Editor’s Note: On February 5, 1959, a story in the Asbury Park Press related how sharp-eyed staff working for Helen C. Phillips at the U.S. Army Signal Corps Museum prevented some priceless historical artifacts from being sold at the thrift shop. Col. Lloyd Burns Magruder (USA-Ret.) of Rumson had given the thrift shop the epaulettes worn by his grandfather, Maj. Gen. William Wallace Burns, in the Civil War. Having been trained by Ms. Phillips, a longtime teacher, in being able to discern between old trinkets and genuine historical artifacts, the one-of-a-kind donation would up where it belonged, in the museum, instead of being sold off for a fraction of its worth. Helen C. Phillips was a woman of remarkable intelligence and achievement, with many firsts and recognitions to her career. Monmouth University Specialist Professor Melissa Ziobro, herself a former historian for Fort Monmouth, has authored this excellent look at the life of someone who made great contributions to documenting the history of Fort Monmouth and the U.S. Signal Corps.
by Melissa Ziobro
Women worked at Fort Monmouth from the base’s very inception during the First World War, initially in civilian, and then, from World War II forward, in both military and civilian roles.
One notable woman in Fort Monmouth history is base historian and museum curator Helen C. Phillips. A highly respected professional recognized in The World Who’s Who of Women and the Dictionary of International Biography, Phillips was born in Bridgeton, N.J. in 1904. She soon moved with her family to Red Bank, where she would live for much of the rest of her life.
Phillips attended Star of the Sea Academy in Long Branch before earning a Bachelor’s degree from the College of St. Elizabeth in 1923 and eventually a Master of Arts from Columbia in 1944. She also eventually received certificates from Harvard and Oxford Universities, and an honorary doctorate from the College of St. Elizabeth. The latter was awarded in appreciation of her career and because of her generous donation to the college of 1,000 rare books and 600 rare maps and atlases, valued at $250,000.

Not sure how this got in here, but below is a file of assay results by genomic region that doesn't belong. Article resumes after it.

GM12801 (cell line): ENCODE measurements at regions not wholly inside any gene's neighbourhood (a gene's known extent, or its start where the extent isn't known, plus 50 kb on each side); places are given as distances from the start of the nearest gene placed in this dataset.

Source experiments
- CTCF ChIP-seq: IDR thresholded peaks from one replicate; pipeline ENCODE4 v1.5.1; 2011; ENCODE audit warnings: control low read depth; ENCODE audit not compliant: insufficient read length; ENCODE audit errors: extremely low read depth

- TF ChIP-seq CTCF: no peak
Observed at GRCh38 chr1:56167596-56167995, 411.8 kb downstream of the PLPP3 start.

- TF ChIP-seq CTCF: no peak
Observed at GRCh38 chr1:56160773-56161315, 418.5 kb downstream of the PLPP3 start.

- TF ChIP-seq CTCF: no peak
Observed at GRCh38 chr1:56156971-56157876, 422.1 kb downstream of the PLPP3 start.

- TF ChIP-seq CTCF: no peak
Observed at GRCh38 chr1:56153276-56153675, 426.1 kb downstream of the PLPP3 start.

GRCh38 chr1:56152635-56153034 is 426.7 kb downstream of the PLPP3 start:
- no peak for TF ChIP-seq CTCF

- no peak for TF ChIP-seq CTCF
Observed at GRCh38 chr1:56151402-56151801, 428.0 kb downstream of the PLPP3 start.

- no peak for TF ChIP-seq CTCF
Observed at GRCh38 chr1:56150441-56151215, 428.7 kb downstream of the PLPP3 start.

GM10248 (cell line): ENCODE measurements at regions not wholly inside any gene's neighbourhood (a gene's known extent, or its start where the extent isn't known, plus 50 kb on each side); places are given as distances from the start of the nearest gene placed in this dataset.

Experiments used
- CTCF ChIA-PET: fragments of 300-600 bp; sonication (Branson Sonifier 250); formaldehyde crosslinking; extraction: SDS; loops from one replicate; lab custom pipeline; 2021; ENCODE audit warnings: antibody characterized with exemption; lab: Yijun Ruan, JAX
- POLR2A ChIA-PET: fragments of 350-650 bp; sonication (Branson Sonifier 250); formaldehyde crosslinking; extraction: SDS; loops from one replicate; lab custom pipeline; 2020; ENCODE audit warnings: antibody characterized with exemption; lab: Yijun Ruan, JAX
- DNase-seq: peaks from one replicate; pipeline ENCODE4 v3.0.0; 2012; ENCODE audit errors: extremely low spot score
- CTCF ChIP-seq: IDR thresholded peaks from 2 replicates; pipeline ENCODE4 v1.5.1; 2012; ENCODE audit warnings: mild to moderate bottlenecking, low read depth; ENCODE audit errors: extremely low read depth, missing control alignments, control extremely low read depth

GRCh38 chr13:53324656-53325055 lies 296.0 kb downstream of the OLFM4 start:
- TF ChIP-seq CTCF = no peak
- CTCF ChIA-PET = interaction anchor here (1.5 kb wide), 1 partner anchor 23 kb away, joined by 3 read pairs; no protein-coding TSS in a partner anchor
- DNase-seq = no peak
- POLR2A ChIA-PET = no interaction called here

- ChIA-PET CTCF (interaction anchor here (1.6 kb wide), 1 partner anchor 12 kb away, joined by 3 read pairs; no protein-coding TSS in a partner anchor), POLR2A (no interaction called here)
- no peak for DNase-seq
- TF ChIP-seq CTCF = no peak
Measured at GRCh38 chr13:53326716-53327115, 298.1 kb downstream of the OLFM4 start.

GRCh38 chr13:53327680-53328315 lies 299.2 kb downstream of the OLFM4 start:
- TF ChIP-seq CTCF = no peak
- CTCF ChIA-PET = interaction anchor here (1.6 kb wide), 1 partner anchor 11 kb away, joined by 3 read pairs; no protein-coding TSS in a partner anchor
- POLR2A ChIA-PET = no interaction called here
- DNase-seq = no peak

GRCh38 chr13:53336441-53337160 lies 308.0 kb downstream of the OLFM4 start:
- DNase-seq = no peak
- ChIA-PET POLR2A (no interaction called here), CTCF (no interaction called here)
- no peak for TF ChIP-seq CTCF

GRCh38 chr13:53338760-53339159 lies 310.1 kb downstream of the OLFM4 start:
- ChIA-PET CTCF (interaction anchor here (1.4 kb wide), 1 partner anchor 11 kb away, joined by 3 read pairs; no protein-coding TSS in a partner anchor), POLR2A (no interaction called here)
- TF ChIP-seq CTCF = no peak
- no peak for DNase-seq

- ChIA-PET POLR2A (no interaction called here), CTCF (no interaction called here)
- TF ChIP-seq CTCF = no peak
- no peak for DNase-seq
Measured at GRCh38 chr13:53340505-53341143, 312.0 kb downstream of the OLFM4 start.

Phillips held numerous teaching and supervisory positions in schools throughout New Jersey and in Italy before being named chief of the Museum and Historical Office at Fort Monmouth in 1952. In 1954 she was elevated to founding director of the U.S. Army Signal Corps Museum at Fort Monmouth. This was a massive responsibility. A 1952 memo from the Signal Corps Tradition Committee to the Commanding General of the Signal Corps Center and Fort Monmouth noted, “The establishment and operation of a museum is a job of appreciable size, including such things as planning; housing; correspondence; receiving and shipping; collection of items; accounting; filing; cataloging; repair and maintenance; budgeting; personnel management; display and safeguarding items; and doubtless many other activities. Even the determination of the scope and nature of the job requires considerable study and preparation of realistic estimates.” Ms. Phillips, by all accounts, tackled the daunting task with aplomb. The Museum quickly became, for its time, the largest communications museum in America. Ms. Phillips served at its head until 1967. A 1967 Signal article declared, “Her talent for searching out and efficiently organizing historical facts…makes her an invaluable asset to the Signal Corps Museum.”